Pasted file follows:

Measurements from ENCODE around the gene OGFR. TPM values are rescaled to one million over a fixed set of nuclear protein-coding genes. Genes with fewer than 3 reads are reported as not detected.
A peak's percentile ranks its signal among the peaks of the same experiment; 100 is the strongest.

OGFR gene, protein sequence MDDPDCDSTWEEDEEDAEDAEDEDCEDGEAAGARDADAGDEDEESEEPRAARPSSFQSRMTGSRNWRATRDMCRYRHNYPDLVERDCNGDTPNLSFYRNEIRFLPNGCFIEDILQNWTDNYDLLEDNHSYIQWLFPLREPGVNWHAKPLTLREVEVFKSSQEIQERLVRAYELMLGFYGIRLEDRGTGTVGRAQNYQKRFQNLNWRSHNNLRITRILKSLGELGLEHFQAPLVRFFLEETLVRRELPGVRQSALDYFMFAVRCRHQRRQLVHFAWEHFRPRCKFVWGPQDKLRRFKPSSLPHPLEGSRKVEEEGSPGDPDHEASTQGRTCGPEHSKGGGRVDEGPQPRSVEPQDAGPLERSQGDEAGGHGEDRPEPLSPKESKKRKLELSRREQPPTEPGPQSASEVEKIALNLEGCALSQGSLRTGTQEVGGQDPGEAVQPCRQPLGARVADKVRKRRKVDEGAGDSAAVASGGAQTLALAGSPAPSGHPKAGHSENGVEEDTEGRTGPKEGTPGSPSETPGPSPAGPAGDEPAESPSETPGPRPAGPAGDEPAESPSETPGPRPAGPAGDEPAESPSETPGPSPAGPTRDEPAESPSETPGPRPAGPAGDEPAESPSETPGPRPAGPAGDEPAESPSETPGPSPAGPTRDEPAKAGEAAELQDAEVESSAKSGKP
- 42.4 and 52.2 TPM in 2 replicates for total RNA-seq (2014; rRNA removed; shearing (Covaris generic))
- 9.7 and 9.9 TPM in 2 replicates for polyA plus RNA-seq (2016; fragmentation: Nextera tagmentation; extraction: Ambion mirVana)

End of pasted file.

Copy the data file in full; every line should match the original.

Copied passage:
Measurements from ENCODE around the gene OGFR. TPM values are rescaled to one million over a fixed set of nuclear protein-coding genes. Genes with fewer than 3 reads are reported as not detected.
A peak's percentile ranks its signal among the peaks of the same experiment; 100 is the strongest.

OGFR gene, protein sequence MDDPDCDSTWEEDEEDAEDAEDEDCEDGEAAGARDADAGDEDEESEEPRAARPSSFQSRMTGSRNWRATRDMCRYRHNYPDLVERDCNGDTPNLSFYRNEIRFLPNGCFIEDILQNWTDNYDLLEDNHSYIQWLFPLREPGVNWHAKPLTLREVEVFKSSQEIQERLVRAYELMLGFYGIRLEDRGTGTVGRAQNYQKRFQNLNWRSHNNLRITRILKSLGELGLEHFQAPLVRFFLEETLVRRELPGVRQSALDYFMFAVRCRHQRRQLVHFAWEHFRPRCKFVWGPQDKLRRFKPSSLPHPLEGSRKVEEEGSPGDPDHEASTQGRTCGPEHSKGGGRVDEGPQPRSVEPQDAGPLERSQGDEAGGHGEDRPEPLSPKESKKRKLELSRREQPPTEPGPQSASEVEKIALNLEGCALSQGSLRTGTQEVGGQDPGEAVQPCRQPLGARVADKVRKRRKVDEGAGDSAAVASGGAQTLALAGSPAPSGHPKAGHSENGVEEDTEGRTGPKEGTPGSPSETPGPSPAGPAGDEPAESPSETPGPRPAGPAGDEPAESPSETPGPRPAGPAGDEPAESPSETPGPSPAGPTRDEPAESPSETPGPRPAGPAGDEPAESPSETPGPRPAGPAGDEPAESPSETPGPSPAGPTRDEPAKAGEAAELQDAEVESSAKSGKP
- 42.4 and 52.2 TPM in 2 replicates for total RNA-seq (2014; rRNA removed; shearing (Covaris generic))
- 9.7 and 9.9 TPM in 2 replicates for polyA plus RNA-seq (2016; fragmentation: Nextera tagmentation; extraction: Ambion mirVana)